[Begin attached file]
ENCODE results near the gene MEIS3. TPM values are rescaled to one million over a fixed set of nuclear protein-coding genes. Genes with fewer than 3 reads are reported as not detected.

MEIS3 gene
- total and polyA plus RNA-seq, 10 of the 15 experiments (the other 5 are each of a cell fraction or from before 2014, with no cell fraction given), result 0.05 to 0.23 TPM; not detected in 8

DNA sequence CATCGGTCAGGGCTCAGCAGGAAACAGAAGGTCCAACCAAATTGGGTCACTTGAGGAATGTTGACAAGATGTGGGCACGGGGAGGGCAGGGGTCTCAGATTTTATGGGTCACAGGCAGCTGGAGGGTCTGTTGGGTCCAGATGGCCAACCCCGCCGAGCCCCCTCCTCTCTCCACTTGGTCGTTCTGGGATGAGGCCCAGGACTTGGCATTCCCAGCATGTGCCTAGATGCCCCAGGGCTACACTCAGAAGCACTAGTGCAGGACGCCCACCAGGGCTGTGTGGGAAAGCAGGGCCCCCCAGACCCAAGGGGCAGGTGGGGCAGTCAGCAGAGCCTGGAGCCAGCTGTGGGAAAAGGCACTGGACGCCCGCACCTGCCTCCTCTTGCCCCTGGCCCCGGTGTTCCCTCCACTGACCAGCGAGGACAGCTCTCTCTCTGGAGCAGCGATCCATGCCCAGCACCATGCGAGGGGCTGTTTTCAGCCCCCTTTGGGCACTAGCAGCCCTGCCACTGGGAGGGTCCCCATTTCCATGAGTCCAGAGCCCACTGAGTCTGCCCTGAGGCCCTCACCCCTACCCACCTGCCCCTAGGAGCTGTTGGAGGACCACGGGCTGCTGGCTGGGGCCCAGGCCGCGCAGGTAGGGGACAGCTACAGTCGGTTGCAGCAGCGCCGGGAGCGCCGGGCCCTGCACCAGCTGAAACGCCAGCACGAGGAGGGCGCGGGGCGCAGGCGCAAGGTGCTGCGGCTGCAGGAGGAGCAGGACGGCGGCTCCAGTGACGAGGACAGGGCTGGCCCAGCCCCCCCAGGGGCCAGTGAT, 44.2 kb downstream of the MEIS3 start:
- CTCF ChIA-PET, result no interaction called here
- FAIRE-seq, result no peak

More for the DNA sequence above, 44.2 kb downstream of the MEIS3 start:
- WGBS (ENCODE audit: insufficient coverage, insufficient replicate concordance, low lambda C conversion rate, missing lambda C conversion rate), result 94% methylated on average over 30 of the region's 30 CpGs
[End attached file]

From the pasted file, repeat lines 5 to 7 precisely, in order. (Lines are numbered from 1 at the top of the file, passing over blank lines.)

- CTCF ChIA-PET, result no interaction called here
- FAIRE-seq, result no peak

More for the DNA sequence above, 44.2 kb downstream of the MEIS3 start: